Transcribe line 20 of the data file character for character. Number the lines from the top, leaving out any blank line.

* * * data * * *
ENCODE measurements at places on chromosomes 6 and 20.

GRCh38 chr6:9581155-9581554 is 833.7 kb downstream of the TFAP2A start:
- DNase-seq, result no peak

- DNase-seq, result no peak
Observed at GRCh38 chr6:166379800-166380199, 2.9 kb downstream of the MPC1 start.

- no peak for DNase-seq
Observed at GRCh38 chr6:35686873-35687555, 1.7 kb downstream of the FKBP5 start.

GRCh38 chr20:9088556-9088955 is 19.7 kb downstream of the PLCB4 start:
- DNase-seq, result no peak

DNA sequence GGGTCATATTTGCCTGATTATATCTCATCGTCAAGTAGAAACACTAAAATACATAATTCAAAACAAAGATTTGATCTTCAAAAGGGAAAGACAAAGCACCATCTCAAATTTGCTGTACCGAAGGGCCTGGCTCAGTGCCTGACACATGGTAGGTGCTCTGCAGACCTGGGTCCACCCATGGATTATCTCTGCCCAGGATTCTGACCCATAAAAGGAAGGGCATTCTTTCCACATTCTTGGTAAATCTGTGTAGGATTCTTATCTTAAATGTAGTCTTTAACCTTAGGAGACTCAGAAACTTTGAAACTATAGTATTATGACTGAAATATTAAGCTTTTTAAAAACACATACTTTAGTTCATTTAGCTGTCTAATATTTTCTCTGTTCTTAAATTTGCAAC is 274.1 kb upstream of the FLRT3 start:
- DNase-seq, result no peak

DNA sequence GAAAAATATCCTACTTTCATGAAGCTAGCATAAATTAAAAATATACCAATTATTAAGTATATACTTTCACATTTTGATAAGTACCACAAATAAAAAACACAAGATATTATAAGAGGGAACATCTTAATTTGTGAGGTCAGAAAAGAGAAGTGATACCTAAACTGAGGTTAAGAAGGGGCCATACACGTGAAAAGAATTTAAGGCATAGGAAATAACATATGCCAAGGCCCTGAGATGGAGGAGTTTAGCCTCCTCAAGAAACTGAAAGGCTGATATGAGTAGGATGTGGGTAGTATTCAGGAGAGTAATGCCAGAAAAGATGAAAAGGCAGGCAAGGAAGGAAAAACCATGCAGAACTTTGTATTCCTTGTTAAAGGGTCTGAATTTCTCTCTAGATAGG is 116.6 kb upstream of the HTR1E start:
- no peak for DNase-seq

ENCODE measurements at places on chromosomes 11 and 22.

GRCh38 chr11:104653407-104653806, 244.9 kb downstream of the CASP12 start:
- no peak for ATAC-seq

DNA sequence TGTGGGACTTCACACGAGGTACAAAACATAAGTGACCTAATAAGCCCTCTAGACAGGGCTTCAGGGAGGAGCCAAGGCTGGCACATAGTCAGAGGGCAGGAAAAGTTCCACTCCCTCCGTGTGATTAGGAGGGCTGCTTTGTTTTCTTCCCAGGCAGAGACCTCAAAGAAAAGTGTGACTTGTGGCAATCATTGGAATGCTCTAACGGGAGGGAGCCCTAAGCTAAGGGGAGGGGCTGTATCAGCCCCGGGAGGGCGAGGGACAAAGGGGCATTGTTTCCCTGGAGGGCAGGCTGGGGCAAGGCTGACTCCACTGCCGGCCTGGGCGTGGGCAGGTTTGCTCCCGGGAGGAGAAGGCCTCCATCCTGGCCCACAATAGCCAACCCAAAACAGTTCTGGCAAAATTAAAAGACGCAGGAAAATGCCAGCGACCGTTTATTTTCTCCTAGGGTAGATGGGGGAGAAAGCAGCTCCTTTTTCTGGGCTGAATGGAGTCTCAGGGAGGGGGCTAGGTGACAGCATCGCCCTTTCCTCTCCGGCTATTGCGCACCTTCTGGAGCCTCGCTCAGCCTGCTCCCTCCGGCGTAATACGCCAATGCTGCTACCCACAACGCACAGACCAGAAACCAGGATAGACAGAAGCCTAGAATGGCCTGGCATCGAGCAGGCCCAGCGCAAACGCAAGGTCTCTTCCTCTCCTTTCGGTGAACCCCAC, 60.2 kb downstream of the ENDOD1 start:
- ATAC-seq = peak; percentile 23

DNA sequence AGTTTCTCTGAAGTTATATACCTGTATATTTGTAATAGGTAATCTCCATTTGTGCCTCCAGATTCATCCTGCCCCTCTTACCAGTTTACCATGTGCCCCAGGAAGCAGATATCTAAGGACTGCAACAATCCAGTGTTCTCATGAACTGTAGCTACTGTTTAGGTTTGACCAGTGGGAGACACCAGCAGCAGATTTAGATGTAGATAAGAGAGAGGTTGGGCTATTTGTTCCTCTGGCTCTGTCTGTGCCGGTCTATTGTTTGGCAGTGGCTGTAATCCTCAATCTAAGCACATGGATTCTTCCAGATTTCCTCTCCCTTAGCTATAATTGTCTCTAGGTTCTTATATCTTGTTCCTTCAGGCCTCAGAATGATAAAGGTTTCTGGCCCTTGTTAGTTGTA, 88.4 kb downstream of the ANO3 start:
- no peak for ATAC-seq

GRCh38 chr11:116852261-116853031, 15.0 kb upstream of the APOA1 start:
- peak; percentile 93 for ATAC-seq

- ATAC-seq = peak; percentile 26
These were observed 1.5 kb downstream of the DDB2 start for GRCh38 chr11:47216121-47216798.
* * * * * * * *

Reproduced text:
- no peak for ATAC-seq